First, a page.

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Sharapova to face Venus in crunch clash

January 16, 2013 -- Updated 1700 GMT (0100 HKT)
Maria Sharapova will face Venus Williams in the third round of the Australian Open following a 6-0 6-0 win over Misaki Doi.
Maria Sharapova will face Venus Williams in the third round of the Australian Open following a 6-0 6-0 win over Misaki Doi.
STORY HIGHLIGHTS
  • Maria Sharapova to face Venus Williams in third round of Australian Open
  • Sharapova claimed second consecutive double bagel victory
  • Williams defeats France's Alize Cornet 6-3 6-3 to progress to next stage
  • Wins for Agnieszka Radwanska, Angelique Kerber and Li Na

(CNN) -- Maria Sharapova faces a showdown with seven-time grand slam champion Venus Williams at the Australian Open after producing another star showing.

The world No. 2, who won her opening match 6-0, 6-0, repeated the feat as she swept aside Japan's Misaki Doi.

Sharapova is the first female player to record "double bagel" wins at a grand slam since Wendy Turnbull in Australia in 1985.

Sharapova takes on Australian boys

But that will count for little when the 2008 champion goes up against Williams in what promises to be a hard-fought affair.

"There are certainly no secrets coming into that match-up," Sharapova told reporters of the clash against Williams.

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"We've played against each other many times. You know, despite the fact that she might not be seeded high or didn't play for a little bit, she's still a very experienced player and a tremendous athlete. I hope for it to be a great match."

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Williams, whose last grand slam title came at Wimbledon in 2008, booked her place in the third round with a comfortable 6-3 6-3 win over Alize Cornet on Rod Laver Arena.

The 32-year-old has been battling injury and illness over the past two years but clawed her way back to 26th in the world rankings following her 44th career title in Luxembourg.

And while Sharapova leads the pair's head-to-head record 4-3, Williams is confident she can prevail despite her opponent's impressive start to the tournament.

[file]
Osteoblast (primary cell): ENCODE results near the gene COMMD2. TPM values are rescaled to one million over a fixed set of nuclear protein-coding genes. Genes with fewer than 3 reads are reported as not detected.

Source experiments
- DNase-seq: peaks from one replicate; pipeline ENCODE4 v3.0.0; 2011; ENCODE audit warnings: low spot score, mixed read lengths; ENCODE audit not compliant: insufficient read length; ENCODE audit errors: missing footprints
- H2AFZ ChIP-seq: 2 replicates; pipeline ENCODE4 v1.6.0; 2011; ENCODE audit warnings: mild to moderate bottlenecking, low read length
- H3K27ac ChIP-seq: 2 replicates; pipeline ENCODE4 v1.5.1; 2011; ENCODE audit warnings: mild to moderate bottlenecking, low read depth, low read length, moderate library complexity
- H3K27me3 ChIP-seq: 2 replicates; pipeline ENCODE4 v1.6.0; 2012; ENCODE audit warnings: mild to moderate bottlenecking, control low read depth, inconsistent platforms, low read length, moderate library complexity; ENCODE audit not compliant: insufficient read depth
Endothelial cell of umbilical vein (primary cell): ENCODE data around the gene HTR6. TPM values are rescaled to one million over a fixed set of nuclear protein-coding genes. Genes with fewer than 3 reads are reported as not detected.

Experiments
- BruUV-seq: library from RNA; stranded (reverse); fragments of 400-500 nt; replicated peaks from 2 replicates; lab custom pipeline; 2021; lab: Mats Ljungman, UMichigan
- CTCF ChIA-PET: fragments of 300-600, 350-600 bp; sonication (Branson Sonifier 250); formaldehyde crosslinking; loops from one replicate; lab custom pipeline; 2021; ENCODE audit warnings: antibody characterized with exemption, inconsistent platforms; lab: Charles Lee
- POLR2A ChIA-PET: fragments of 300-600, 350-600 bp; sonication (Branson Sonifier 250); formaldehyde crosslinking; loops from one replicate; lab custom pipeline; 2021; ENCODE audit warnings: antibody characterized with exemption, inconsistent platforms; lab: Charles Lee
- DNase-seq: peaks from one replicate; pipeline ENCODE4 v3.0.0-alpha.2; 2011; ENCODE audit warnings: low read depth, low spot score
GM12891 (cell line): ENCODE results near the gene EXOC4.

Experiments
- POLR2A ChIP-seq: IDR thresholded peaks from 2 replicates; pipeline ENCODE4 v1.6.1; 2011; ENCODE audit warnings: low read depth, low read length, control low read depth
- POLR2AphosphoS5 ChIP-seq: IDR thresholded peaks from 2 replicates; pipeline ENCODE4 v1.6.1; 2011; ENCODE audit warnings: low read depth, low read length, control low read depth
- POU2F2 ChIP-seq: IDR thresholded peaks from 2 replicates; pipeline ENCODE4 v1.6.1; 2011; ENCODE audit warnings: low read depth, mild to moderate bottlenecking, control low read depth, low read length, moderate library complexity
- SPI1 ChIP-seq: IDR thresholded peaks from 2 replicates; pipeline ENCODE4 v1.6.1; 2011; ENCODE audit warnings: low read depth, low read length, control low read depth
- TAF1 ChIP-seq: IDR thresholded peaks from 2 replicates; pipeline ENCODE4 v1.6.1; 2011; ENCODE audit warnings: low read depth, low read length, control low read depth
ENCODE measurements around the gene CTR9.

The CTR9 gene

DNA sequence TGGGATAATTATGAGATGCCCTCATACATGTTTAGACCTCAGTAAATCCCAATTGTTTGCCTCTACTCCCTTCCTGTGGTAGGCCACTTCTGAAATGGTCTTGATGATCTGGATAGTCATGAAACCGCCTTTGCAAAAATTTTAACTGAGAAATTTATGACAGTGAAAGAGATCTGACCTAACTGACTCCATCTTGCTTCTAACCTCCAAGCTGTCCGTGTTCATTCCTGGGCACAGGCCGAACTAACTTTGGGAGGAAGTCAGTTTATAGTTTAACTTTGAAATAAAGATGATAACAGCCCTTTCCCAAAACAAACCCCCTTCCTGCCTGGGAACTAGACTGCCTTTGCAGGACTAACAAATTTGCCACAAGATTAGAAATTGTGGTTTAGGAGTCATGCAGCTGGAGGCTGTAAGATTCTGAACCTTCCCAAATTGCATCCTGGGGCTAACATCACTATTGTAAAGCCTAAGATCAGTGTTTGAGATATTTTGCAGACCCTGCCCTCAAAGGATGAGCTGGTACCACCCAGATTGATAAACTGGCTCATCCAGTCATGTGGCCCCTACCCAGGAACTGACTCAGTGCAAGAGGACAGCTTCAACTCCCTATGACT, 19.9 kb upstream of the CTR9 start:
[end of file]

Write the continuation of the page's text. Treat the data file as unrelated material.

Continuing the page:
"There's going to be days when you play great and win, and there's going to be days when you play not as great and you win," she said.

"Whatever day that is, you have to win. It's not about for me I have to play perfect every match. I don't have that mentality."

"I know I'm not the highest seed, so I realize I'm probably going to have to play someone and someone is going to have to play me. That's pretty much what it is.

"I don't focus on the best game. I focus on just trying to play my best, no matter if it's the best game or not the best game."

Baker suffers fresh injury woe in Melbourne

Elsewhere, home favourite Sam Stosur crashed out after throwing away a 5-2 lead in the final set before losing 6-4 1-6 7-5 to China's Zheng Jie.

The 2011 U.S. Open champion bemoaned her own mental state at crucial points in the match.

"I think it's a hundred percent," she told reporters when asked if the problem was psychological.

"I think, yeah, that's what it was. I got tight and then you start missing some balls.

"You probably think a little bit too much. You do it over and over and over again, and then, yeah, you start not wanting to miss rather than wanting to, you know, make the winner."

Fourth seed Agnieszka Radwanska eased past Irina-Camelia Begu, while there were also wins for German fifth seed Angelique Kerber and China's sixth seed Li Na.

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